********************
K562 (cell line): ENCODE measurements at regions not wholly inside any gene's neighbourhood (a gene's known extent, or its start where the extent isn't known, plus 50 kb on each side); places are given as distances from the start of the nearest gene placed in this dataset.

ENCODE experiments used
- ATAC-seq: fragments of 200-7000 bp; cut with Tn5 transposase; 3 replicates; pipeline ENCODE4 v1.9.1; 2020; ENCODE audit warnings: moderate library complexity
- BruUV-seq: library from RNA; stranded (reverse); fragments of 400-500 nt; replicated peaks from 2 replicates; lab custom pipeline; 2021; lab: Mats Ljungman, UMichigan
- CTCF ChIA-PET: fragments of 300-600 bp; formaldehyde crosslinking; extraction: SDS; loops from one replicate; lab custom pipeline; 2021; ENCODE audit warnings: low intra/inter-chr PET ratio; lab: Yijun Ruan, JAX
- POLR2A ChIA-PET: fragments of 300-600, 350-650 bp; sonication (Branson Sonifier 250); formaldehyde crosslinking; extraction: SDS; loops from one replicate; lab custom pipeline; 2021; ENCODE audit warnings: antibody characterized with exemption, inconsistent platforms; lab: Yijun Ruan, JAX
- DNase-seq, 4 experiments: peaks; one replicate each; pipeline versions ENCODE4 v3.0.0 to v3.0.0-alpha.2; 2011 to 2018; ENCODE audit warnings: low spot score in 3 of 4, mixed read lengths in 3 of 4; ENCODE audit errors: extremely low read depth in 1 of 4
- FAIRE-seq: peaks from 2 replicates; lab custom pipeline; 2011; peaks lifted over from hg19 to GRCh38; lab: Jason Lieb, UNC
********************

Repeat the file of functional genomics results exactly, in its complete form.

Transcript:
K562 (cell line): ENCODE measurements at regions not wholly inside any gene's neighbourhood (a gene's known extent, or its start where the extent isn't known, plus 50 kb on each side); places are given as distances from the start of the nearest gene placed in this dataset.

ENCODE experiments used
- ATAC-seq: fragments of 200-7000 bp; cut with Tn5 transposase; 3 replicates; pipeline ENCODE4 v1.9.1; 2020; ENCODE audit warnings: moderate library complexity
- BruUV-seq: library from RNA; stranded (reverse); fragments of 400-500 nt; replicated peaks from 2 replicates; lab custom pipeline; 2021; lab: Mats Ljungman, UMichigan
- CTCF ChIA-PET: fragments of 300-600 bp; formaldehyde crosslinking; extraction: SDS; loops from one replicate; lab custom pipeline; 2021; ENCODE audit warnings: low intra/inter-chr PET ratio; lab: Yijun Ruan, JAX
- POLR2A ChIA-PET: fragments of 300-600, 350-650 bp; sonication (Branson Sonifier 250); formaldehyde crosslinking; extraction: SDS; loops from one replicate; lab custom pipeline; 2021; ENCODE audit warnings: antibody characterized with exemption, inconsistent platforms; lab: Yijun Ruan, JAX
- DNase-seq, 4 experiments: peaks; one replicate each; pipeline versions ENCODE4 v3.0.0 to v3.0.0-alpha.2; 2011 to 2018; ENCODE audit warnings: low spot score in 3 of 4, mixed read lengths in 3 of 4; ENCODE audit errors: extremely low read depth in 1 of 4
- FAIRE-seq: peaks from 2 replicates; lab custom pipeline; 2011; peaks lifted over from hg19 to GRCh38; lab: Jason Lieb, UNC